How Soon Can You Borrow Against A Life Insurance Policy?
If you have a cash value life insurance policy, such as universal or whole life insurance, you may be able to borrow against it once the cash value reaches a certain threshold. However, it may take several years for your policy to accumulate enough value for a policy loan or withdrawal. In this article, we’ll discuss what you need to know about borrowing against your life insurance policy.
Table of Contents
|Cash Value Life Insurance||Policy Loans||Advantages of Policy Loans|
|Disadvantages of Policy Loans||Applying for a Policy Loan||Repayment|
Cash Value Life Insurance
To borrow against your life insurance policy, you must have cash value life insurance, such as universal or whole life insurance. These policies build a cash value over time, which operates as a tax-deferred savings or investment account. Not all life insurance policies have a cash value to borrow against, which is one of the main differences between term and permanent life insurance.
If you have a convertible term life insurance policy, you can upgrade to whole or universal life insurance without undergoing a new health exam.
Policy loans allow you to borrow money from the insurance company using your policy’s death benefit and cash value as collateral. You cannot borrow against term life insurance, but you may be able to convert your term policy to a permanent one, which would open the door to borrowing money in the future.
The minimum cash value required for a policy loan varies by insurer. You can check your policy documents or ask your insurance agent for specific details. The approval process typically involves submitting a simple form and verifying your identity.
Advantages of Policy Loans
Policy loans have fewer credit and tax implications than other loan types. The IRS does not recognize policy loans as income, making them a tax-free funding source. You can use the money however you like, and you will not be tied to a strict repayment schedule. The loan will not affect your credit score, nor will your credit score affect the loan’s interest rate. You can obtain a policy loan without undergoing employment verification or a credit check. Policy loans also tend to have relatively low interest rates.
Disadvantages of Policy Loans
During the repayment period, your coverage amount drops. If you die before repaying the loan, your loved ones will not receive the full death benefit of your policy. Failure to repay the loan could also have other consequences. As interest accumulates, it will be added to your loan balance. Eventually, the outstanding balance could exceed the cash value of your policy, causing a lapse that leaves you without insurance coverage. If your policy lapses during the repayment period, you could end up owing income tax on the amount borrowed.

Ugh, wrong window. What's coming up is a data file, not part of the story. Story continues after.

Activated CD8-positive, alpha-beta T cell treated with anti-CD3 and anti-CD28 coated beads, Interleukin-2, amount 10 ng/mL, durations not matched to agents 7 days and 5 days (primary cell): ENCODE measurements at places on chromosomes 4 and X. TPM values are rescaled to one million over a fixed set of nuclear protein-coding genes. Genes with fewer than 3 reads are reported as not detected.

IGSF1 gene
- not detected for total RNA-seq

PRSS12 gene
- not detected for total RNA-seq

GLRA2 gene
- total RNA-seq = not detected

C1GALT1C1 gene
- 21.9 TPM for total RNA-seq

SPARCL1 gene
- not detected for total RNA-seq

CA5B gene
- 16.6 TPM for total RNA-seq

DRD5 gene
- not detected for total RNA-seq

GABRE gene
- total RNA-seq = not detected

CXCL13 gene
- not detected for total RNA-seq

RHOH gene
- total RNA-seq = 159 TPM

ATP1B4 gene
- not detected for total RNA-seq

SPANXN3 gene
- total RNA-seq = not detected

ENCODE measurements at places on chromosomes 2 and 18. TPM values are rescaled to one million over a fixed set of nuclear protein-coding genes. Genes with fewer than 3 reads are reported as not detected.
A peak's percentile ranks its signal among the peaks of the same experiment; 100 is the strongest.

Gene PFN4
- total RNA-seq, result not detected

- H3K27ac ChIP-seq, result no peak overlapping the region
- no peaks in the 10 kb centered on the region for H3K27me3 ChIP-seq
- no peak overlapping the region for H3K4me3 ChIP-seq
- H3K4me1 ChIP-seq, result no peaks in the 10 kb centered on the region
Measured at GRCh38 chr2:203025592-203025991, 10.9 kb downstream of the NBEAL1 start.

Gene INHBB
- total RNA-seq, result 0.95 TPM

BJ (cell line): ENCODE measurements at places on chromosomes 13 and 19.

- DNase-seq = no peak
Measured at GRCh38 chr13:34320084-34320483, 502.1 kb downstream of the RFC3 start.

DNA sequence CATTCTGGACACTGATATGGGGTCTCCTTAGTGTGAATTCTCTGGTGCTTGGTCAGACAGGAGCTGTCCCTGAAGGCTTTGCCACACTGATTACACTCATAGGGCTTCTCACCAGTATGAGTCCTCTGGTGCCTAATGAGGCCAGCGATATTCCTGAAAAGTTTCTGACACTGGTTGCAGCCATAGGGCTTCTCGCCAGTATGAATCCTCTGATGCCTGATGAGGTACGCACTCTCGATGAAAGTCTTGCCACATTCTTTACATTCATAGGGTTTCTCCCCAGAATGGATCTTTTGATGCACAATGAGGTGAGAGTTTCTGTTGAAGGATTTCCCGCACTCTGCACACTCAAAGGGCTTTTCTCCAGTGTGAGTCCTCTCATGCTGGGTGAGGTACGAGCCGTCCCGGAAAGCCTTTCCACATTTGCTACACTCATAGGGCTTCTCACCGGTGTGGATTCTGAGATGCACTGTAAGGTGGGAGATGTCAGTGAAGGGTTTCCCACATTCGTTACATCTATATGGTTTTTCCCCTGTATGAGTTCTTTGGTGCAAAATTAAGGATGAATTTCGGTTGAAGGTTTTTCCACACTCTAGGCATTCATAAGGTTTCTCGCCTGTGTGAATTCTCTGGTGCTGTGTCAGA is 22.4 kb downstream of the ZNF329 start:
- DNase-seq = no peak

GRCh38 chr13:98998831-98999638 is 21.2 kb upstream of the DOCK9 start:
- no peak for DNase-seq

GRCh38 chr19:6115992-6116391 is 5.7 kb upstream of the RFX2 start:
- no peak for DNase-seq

Applying for a Policy Loan
You can apply for a policy loan online or by filling out a paper form. The insurance company will likely require you to confirm your identity, but you do not need to undergo a credit check or any type of income or employment verification. The process is typically quick and relatively informal.
Policy loans do not have a fixed repayment schedule. It’s important to keep up with your premium payments and at least make regular interest payments to avoid owing income tax on the amount borrowed.
You can only borrow against your policy if you have a permanent policy with a cash value component, such as whole or universal life insurance. Term life policies do not qualify, as they do not have a cash value. How much money you can borrow from your life insurance policy depends on the cash value of your policy and the limit set by your insurer.
Borrowing against a life insurance policy could be a better option than using a credit card or applying for a personal loan to cover a large expense. However, it’s important to fully understand the terms of your policy and the tax implications before making a decision. We recommend that you discuss your needs and goals with a financial advisor or estate planning attorney.